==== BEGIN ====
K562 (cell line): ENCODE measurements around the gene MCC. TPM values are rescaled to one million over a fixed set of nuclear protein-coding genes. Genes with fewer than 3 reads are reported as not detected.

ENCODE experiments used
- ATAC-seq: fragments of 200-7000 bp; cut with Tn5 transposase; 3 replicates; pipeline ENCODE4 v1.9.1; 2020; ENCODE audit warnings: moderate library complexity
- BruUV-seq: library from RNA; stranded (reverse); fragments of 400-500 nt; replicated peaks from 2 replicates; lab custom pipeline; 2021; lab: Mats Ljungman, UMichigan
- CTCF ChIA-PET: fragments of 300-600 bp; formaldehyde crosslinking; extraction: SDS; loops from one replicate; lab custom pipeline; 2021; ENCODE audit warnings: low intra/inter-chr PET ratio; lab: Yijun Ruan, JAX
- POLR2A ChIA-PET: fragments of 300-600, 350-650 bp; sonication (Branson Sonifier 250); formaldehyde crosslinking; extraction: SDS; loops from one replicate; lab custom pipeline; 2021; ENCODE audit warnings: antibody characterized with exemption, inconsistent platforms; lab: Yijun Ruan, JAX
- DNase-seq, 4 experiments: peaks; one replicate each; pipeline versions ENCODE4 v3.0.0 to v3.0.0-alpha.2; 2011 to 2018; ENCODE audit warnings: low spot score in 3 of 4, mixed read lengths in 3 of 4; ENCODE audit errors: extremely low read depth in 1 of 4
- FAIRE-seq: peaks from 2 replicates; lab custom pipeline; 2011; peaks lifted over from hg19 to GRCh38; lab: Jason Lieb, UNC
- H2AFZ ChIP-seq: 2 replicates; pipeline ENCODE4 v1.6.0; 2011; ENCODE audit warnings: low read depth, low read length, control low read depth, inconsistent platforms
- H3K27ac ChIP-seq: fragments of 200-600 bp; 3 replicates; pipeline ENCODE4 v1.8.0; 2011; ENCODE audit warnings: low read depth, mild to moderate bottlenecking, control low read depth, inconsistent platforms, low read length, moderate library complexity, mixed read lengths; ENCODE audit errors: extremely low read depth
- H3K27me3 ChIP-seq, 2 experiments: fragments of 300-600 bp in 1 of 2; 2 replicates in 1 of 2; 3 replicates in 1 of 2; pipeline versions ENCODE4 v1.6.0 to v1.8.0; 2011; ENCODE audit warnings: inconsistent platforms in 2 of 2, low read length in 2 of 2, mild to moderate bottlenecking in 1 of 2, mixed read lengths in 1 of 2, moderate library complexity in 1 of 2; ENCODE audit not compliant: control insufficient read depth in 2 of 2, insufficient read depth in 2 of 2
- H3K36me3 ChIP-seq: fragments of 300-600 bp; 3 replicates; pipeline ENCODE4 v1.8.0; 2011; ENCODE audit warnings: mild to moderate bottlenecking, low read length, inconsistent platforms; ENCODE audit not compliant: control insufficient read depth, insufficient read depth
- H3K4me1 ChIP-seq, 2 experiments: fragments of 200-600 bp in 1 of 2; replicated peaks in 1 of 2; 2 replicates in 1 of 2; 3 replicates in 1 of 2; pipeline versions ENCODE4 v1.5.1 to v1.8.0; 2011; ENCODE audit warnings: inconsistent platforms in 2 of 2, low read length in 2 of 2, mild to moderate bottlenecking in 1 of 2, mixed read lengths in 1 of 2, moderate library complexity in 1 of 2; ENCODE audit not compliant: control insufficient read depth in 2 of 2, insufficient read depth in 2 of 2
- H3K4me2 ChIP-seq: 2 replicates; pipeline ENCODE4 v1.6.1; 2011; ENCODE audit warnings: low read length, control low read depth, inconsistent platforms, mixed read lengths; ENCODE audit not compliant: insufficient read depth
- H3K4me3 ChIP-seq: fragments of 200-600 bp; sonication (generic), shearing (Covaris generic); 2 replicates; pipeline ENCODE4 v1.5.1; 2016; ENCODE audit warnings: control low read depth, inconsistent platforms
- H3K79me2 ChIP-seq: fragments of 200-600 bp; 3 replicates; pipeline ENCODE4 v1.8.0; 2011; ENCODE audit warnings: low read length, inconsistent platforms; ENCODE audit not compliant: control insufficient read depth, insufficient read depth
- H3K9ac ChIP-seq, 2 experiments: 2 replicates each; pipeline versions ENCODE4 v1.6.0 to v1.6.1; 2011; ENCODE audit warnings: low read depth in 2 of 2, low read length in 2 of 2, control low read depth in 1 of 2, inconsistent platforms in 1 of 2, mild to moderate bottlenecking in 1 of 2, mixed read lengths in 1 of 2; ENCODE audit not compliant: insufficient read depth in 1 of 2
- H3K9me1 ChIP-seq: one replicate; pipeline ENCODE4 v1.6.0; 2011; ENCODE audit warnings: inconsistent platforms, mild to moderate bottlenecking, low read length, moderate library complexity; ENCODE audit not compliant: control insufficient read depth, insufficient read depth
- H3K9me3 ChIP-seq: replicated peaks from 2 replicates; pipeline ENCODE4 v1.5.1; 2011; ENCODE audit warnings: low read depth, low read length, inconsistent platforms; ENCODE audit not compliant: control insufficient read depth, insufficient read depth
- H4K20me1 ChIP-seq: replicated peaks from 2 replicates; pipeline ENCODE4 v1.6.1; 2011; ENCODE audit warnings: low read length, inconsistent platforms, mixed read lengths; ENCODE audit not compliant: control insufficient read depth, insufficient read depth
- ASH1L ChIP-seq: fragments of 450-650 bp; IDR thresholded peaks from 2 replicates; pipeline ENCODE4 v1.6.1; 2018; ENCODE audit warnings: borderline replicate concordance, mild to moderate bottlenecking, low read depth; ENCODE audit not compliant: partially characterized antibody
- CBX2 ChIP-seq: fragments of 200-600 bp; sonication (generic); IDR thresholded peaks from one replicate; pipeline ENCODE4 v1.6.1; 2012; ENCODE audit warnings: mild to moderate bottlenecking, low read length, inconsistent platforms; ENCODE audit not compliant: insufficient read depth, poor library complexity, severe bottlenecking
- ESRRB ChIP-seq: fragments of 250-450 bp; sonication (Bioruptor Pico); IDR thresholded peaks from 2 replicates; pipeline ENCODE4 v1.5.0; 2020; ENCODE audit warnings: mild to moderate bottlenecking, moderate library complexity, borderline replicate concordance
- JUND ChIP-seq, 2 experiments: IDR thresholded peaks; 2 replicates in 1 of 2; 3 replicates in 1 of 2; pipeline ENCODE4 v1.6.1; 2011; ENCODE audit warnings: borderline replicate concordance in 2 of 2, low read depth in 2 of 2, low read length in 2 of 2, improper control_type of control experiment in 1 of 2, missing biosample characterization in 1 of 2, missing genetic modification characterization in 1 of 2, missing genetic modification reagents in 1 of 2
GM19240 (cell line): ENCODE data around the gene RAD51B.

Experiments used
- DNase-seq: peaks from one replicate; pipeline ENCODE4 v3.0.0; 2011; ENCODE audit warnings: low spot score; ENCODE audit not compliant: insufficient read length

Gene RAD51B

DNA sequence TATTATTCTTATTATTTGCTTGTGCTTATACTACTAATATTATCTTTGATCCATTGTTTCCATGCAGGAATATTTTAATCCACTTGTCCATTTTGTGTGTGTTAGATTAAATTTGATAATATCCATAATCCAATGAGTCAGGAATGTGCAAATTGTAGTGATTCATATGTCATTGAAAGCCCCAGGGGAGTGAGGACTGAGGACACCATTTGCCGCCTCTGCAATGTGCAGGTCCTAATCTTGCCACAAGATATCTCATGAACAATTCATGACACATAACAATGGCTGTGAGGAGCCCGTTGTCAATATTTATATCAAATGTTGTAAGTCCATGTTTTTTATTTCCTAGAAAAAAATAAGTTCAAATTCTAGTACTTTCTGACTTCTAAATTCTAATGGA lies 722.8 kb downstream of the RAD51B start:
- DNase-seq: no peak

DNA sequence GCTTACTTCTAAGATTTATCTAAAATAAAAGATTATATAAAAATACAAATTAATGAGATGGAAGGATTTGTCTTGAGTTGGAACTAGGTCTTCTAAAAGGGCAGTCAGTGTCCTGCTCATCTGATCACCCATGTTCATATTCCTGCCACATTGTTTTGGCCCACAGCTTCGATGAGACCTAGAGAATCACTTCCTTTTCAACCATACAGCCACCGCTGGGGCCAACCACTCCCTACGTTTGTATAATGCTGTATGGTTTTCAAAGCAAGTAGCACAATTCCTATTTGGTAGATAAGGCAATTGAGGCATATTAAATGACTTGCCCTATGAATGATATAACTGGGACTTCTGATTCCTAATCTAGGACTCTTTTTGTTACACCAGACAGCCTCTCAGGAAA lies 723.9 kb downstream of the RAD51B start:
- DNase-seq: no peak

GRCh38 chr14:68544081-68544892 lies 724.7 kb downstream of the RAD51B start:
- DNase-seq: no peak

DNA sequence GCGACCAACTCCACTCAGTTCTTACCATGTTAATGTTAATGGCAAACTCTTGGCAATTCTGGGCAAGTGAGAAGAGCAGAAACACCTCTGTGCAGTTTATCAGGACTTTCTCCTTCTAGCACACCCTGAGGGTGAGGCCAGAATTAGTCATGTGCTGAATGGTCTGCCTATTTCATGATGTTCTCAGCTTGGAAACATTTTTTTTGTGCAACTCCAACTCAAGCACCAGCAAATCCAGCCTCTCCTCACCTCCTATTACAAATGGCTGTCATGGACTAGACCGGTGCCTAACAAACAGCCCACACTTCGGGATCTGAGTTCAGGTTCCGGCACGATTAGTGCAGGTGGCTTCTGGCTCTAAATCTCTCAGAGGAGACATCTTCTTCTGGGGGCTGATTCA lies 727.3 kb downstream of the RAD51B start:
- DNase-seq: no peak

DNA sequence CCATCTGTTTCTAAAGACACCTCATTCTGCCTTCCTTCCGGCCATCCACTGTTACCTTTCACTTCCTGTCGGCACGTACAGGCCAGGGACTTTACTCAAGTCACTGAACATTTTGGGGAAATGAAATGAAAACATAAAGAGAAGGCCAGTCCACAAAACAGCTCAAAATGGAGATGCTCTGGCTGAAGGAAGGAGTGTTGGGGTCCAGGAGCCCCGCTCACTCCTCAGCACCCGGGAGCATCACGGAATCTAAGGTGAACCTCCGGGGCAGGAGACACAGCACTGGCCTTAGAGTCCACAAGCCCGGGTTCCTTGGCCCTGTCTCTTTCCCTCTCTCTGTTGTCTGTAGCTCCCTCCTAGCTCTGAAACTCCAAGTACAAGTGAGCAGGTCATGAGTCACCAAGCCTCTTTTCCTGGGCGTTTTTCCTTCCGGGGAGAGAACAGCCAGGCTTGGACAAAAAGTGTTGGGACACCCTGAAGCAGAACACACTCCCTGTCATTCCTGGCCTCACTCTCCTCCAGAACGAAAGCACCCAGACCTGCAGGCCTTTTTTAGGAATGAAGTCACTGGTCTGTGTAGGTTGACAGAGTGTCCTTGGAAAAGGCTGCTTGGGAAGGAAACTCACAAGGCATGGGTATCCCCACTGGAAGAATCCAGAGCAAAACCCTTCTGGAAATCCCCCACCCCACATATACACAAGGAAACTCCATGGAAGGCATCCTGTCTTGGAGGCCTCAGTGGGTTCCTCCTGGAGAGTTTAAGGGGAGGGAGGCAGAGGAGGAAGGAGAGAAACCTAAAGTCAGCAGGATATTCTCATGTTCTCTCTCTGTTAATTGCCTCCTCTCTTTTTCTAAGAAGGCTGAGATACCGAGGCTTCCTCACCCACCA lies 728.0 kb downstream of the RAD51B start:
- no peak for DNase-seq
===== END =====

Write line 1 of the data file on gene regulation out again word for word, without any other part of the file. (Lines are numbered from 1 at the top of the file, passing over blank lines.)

K562 (cell line): ENCODE measurements around the gene MCC. TPM values are rescaled to one million over a fixed set of nuclear protein-coding genes. Genes with fewer than 3 reads are reported as not detected.